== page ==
The effect of multiple antenna techniques

Figure 2: A 5G base station with multiple-input multiple-output (MIMO) test configuration for two transmit antennas and four receive antennas with hybrid automatic repeat request (HARQ).
Figure 2: A 5G base station with multiple-input multiple-output (MIMO) test configuration for two transmit antennas and four receive antennas with hybrid automatic repeat request (HARQ).

(Image: Keysight Technologies)

Most wireless systems for commercial, aerospace, or defense applications use multiple antenna techniques at the receiver, transmitter, or both. This improves the overall performance of the system. These techniques include spatial diversity, spatial multiplexing and beamforming. Designers use several antenna techniques to achieve diversity, multiplexing, or antenna gain.

Thanks to signal amplification, wireless systems can increase the data throughput and SNR of a receiver. For example, 5G NR uses eight spatial streams for FR1 to improve spectral efficiency without increasing signal bandwidth. Therefore, in Technical Specification (TS) 38.141-1, 3GPP defines multi-spatial stream performance tests for 5G NR base stations.

The tests require up to two transmit antennas and eight receive antennas, and each test case has specific propagation conditions, correlation matrix and SNR. Figure 2 shows a 5G base station with multiple-input multiple-output (MIMO) test configuration for two transmit antennas and four receive antennas with hybrid automatic repeat request (HARQ).

Compared to IEEE 802.11ax, the next-generation Wi-Fi standard, IEEE 802.11be (Wi-Fi 7), offers twice the signal bandwidth, 16 spatial streams, and four times the density of the modulation scheme. Together, this enables data speeds of up to 40 GBit/s. The table illustrates the major changes in the IEEE 802.11 physical layer.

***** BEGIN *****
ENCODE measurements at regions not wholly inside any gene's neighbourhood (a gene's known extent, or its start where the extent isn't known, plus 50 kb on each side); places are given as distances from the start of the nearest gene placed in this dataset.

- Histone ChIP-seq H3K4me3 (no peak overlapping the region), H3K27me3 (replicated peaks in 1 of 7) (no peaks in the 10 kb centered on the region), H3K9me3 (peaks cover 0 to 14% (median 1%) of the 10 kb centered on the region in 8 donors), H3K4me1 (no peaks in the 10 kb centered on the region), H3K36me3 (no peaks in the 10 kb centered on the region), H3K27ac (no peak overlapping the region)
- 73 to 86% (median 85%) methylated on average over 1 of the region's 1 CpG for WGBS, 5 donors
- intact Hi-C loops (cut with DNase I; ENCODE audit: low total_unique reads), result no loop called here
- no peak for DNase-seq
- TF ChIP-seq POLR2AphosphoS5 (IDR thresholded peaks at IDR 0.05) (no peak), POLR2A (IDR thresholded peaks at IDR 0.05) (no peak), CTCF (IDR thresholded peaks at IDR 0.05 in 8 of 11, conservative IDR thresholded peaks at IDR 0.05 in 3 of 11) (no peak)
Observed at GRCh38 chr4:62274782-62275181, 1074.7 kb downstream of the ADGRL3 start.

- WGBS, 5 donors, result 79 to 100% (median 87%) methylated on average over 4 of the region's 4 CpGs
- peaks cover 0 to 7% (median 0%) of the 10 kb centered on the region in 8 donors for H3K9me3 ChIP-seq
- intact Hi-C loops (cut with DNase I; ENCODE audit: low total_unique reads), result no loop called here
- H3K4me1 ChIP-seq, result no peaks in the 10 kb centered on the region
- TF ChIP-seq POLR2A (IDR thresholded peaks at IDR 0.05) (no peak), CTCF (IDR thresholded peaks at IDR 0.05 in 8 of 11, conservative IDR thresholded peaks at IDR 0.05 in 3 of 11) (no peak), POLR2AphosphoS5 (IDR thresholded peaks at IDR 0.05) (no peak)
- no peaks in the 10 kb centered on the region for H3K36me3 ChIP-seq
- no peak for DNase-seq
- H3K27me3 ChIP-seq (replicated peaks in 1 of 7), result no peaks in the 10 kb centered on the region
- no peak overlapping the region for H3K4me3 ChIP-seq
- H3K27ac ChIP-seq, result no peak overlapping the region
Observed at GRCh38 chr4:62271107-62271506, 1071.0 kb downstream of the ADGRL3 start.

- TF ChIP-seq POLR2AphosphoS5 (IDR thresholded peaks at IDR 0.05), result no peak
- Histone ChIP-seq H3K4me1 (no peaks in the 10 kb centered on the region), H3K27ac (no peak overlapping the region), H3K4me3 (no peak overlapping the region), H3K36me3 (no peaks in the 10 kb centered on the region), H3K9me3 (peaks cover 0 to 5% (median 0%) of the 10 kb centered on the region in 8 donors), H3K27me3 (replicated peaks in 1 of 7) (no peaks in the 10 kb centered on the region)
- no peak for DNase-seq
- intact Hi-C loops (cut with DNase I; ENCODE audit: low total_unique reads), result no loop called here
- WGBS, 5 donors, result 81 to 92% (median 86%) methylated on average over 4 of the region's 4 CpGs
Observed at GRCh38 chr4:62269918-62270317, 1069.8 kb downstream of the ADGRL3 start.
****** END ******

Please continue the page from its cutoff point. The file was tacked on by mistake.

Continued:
IEEE 802.11 standard Maximum signal bandwidth [MHz] modulation method Number of spatial flows
802.11be (Wi-Fi 7) 320 OFDM, up to 4,096 QAM up to 16
802.11ax (Wi-Fi 6) 320 OFDM, up to 1,024 QAM up to 8

Figure 3: A fully integrated, calibrated and synchronized signal generation and analysis solution to minimize measurement uncertainty in multi-antenna testing.
Figure 3: A fully integrated, calibrated and synchronized signal generation and analysis solution to minimize measurement uncertainty in multi-antenna testing.

(Image: Keysight Technologies)

Testing of multi-antenna systems involving spatial diversity, spatial multiplexing and multiple antenna arrays requires a test system capable of delivering multi-channel signals with stable phase relationships between them. However, a commercial signal generator has an independent synthesizer that upconverts an intermediate frequency (IF) signal to an RF signal. A test system must ensure precise timing synchronization between the channels to simulate the multi-channel test signals. The phase between the test signals must be coherent and controllable. Figure 3 shows a fully integrated, calibrated and synchronized signal generation and analysis solution that can be used to minimize measurement uncertainty in multi-antenna testing.

Effects of higher frequencies on the test

Higher frequencies, larger bandwidths, more complex modulation and multi-antenna designs are required for wireless communication systems such as 5G, satellite and Wi-Fi. However, this requires new approaches in the design of mobile devices, and the test also needs to be reconsidered. Finally, hardware testing becomes more complex, measurement uncertainty increases, and devices are affected by excessive path loss and noise. What is needed is a scalable test solution that enables higher frequency coverage, larger bandwidths and multi-channel applications with simple operation and high accuracy.

* Eric Hsu is currently Product Marketing Manager at Keysight Technologies. He has over 18 years of experience in wireless applications at Keysight (formerly Agilent Technologies).